A BRUTAL murderer who killed an accountant in West Kilbride has landed a voluntary post as a prison counsellor advising other convicts.

Philip Wade, 49, received the ‘agony uncle’ position at Kilmarnock Prison after receiving training from The Samaritans charity.

Wade was given a 30 year sentence in 2011 for killing Lynda Spence, 27, after she was taped to a chair in an attic before being brutally tortured. She had two fingers hacked off, her kneecaps smashed with a golf club, her toes crushed and her hands burned with a steam iron.

Wade and accomplice Colin Coats were convicted in 2013 of abduction and murder. The financial advisor was snatched from a street in Broomhill, Glasgow, after Coats, 49, lost money in a sham land deal that she had dreamed up. Her remains have never been found.

Victims of crime campaigners have described the development as ‘a slap in the face’ for Linda’s devastated family.

Inverkip man John Muir, 79, whose son Damian, 34, was knifed to death in Greenock in 2007, said: “It seems madness that someone with such a violent background should be giving advice to anyone.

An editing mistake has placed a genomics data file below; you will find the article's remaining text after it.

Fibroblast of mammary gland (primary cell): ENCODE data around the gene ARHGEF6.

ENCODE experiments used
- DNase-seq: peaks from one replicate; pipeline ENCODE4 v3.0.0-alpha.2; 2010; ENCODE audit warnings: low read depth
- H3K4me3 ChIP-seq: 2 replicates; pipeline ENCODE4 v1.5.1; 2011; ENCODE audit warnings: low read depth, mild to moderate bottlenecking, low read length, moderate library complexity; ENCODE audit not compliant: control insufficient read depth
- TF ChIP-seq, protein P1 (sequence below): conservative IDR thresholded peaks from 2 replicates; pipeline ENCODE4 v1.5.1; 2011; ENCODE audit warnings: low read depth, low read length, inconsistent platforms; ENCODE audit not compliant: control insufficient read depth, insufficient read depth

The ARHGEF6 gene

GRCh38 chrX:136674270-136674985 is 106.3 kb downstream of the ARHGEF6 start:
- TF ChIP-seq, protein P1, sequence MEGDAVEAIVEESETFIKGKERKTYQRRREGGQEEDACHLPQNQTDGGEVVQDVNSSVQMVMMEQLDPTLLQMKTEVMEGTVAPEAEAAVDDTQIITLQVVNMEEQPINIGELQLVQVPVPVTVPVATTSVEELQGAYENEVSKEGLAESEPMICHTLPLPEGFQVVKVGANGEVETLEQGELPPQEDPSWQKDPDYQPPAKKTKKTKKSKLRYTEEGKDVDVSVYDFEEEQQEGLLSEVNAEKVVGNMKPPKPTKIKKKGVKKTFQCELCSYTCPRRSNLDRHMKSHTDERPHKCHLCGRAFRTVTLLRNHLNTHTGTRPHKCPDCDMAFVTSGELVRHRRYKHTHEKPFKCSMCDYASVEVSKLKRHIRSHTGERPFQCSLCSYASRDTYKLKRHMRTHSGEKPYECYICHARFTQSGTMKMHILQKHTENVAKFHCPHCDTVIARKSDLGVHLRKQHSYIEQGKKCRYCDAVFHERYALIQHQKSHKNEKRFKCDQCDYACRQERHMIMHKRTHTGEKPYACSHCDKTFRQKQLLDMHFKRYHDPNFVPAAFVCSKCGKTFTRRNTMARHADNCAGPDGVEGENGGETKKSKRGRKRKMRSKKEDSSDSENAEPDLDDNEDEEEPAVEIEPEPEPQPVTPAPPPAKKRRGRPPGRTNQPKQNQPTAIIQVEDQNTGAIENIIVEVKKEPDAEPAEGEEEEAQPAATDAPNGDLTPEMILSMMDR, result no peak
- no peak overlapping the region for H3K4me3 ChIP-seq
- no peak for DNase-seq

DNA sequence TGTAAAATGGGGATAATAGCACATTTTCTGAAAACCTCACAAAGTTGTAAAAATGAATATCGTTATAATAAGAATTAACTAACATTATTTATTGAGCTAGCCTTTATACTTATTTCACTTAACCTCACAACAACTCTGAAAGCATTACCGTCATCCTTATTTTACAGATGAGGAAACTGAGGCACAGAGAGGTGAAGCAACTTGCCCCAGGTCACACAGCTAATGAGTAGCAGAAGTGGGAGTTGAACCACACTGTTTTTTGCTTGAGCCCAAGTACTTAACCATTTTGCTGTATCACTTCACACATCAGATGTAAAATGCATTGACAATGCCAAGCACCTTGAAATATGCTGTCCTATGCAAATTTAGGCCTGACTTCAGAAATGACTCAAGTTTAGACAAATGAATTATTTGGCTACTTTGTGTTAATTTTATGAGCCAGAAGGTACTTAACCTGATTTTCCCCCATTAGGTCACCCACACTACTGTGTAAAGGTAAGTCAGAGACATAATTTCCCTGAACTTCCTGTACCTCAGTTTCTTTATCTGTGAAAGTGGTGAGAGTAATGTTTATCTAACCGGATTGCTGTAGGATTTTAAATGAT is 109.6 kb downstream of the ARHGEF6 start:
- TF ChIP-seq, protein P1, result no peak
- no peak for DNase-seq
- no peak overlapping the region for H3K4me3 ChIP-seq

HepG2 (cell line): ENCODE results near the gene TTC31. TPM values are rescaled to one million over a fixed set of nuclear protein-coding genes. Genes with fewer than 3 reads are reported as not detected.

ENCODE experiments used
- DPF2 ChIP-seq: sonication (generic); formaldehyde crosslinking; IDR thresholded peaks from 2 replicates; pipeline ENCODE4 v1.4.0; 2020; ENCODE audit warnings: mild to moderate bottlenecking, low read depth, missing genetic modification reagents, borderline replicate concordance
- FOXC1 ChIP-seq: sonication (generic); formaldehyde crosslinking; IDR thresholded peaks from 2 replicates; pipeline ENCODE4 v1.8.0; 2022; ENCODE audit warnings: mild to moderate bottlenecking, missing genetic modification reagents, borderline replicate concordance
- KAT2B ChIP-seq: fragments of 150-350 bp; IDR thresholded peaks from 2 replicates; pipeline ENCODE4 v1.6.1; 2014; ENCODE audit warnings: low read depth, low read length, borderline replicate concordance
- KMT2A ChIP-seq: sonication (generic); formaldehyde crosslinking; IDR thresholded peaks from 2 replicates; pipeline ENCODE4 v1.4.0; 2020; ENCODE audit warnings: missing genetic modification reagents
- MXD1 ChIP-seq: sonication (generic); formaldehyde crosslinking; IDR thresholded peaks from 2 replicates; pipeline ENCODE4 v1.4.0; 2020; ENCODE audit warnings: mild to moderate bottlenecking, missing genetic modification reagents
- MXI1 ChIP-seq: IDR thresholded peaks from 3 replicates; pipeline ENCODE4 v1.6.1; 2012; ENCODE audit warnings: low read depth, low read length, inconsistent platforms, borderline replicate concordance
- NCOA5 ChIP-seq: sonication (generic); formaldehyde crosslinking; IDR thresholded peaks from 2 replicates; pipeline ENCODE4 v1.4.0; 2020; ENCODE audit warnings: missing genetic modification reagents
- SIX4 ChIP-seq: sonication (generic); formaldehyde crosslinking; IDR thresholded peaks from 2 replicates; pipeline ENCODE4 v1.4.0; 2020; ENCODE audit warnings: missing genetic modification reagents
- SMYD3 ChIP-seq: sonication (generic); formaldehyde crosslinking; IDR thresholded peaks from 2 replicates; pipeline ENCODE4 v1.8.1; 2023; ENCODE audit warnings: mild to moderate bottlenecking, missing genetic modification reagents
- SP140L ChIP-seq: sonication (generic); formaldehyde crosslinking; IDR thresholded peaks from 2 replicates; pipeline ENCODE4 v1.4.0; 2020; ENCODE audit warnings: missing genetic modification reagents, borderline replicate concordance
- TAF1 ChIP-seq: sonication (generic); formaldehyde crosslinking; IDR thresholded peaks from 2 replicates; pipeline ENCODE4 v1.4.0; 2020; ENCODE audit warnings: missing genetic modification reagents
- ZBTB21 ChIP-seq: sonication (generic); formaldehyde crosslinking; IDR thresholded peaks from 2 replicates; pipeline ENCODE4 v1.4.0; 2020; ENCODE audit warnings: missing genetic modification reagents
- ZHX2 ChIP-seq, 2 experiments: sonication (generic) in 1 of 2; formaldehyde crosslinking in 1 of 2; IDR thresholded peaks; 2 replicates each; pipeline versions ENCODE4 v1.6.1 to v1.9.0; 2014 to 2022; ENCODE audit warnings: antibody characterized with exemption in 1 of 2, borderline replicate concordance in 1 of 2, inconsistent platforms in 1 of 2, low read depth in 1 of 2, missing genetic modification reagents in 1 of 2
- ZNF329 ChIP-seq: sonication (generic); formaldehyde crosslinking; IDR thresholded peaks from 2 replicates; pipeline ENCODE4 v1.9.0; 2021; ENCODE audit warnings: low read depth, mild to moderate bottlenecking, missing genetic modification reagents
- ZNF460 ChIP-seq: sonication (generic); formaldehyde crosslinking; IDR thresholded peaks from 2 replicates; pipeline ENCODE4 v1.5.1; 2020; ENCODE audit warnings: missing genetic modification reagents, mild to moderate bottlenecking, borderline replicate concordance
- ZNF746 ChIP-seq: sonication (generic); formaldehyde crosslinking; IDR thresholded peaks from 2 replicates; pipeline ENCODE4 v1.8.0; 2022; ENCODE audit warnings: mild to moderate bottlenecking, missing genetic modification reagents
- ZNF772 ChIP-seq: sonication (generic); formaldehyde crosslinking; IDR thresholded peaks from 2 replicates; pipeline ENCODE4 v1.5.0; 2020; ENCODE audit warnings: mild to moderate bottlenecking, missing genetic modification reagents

“He doesn’t seem an appropriate candidate for the job to me. As a victim of violent crime, I find it hard to believe something like this would be approved.

“Surely there’s a risk he abuses the system to befriend other violent criminals.”

Tory shadow justice secretary Liam Kerr added: “Every prisoner should attempt to rehabilitate themselves, but it’s hard to see how this is an appropriate arrangement.

“His victim’s family and friends will be undoubtedly upset by these revelations.”

The unpaid role has seen Wade taking up the listener role for a period of months before it was suspended in January. The scheme is expected to be relaunch soon and Wade is understood to have reapplied for the position.

A Samaritans spokeswoman said: “The listener scheme is our peer-support scheme, which aims to reduce suicide in prisons. “Volunteers select, train and support prisoners. The listeners then provide face-to face support to fellow prisoners who are struggling to cope.

“We have a rigorous selection and application process.”